This worked well enough. But, the Google engineers say, it wasn't suited to rapidly updating the index. "Consider how to update that index after recrawling some small portion of the web. It’s not sufficient to run the MapReduces over just the new pages since, for example, there are links between the new pages and the rest of the web. The MapReduces must be run again over the entire repository, that is, over both the new pages and the old pages," they explain.
"Given enough computing resources, MapReduce’s scalability makes this approach feasible, and, in fact, Google’s web search index was produced in this way prior to the work described here. However, reprocessing the entire web discards the work done in earlier runs and makes latency proportional to the size of the repository, rather than the size of an update."
With the old system, the company crawled several billion documents each day and fed them, together with an epic collection of existing documents, through a sequence of roughly 100 MapReduces. Because the system was sequential, this meant that each document spent two to three days being indexed before it would actually turn up in Google's live search results.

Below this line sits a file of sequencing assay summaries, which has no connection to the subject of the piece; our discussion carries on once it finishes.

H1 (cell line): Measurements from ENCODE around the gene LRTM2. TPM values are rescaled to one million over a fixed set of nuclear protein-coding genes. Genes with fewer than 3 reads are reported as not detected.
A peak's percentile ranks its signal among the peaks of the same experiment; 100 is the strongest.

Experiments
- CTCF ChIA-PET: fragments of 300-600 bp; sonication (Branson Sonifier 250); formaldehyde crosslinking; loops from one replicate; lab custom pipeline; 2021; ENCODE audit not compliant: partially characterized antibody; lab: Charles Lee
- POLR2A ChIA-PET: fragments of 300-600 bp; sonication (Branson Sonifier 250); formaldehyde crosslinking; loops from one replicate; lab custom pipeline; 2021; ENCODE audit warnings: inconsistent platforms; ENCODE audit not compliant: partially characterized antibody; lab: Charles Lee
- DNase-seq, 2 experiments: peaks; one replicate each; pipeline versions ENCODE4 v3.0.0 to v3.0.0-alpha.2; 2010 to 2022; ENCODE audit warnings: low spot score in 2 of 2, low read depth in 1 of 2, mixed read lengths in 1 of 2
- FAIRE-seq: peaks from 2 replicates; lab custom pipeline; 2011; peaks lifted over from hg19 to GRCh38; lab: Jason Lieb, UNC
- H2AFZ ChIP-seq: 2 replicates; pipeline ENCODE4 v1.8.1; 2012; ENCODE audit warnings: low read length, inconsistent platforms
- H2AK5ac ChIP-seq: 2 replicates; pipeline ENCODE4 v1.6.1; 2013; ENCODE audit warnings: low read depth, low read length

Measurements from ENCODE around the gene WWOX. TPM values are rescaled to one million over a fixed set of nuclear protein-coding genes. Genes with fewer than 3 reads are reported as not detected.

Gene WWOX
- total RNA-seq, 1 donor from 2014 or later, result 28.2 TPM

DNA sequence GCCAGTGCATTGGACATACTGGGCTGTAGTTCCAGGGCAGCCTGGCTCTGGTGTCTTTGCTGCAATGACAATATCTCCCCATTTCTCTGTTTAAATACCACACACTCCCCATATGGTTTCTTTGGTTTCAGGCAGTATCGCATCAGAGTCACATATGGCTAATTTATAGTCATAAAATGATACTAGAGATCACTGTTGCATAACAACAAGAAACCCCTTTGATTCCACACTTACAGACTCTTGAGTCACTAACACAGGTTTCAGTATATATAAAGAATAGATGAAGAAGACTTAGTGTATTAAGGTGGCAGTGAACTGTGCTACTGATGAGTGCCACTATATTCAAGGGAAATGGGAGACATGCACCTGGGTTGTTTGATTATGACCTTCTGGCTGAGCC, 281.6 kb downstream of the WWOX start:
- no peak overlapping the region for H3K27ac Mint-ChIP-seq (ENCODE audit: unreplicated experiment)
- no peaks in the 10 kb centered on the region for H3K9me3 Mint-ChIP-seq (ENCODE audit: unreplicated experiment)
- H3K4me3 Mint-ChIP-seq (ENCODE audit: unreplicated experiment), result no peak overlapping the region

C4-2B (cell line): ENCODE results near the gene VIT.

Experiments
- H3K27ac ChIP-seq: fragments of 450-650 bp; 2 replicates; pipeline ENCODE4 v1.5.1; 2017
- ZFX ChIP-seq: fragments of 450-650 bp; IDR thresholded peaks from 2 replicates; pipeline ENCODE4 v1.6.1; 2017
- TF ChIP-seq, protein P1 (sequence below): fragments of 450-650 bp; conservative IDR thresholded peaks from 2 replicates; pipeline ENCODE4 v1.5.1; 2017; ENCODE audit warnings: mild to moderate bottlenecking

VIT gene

Percolator slashes this delay by providing random access to the existing multi-petabyte index, letting Google make updates without reprocessing the entire repository. "Random access allows us to process documents individually, avoiding the global scans of the repository that MapReduce requires," the paper says. The system runs across a sea of machines, making vast numbers of changes in parallel with what the company calls ACID-complaint database transactions.
As Lipkovitz indicated, Percolator runs atop BigTable (Google's distributed database platform) and GFS (its distributed file system). Lipkovitz also explained that the system uses a new version of GFS known as "Colossus" or GFS2, but this is not explicitly discussed in the paper. (You can find more on GFS2 here).
Percolator uses the same basic interface as BigTable. Data is stored in BigTable rows and columns, with Percolator metadata stacked up in its own "special" columns. And it uses a modified version of the BigTable API, with BigTable operations wrapped in computations specific to Percolator.
Unlike BigTable, Percolator does multi-row transactions, and it offers a compute framework for executing code atop the database. This framework is built around what Google calls "observers". In essence, these provide a means of organizing the myriad transactions. "Programmers of an incremental system need to keep track of the state of the incremental computation," the paper says. "To assist them in this task, Percolator provides observers: pieces of code that are invoked by the system whenever a user-specified column changes."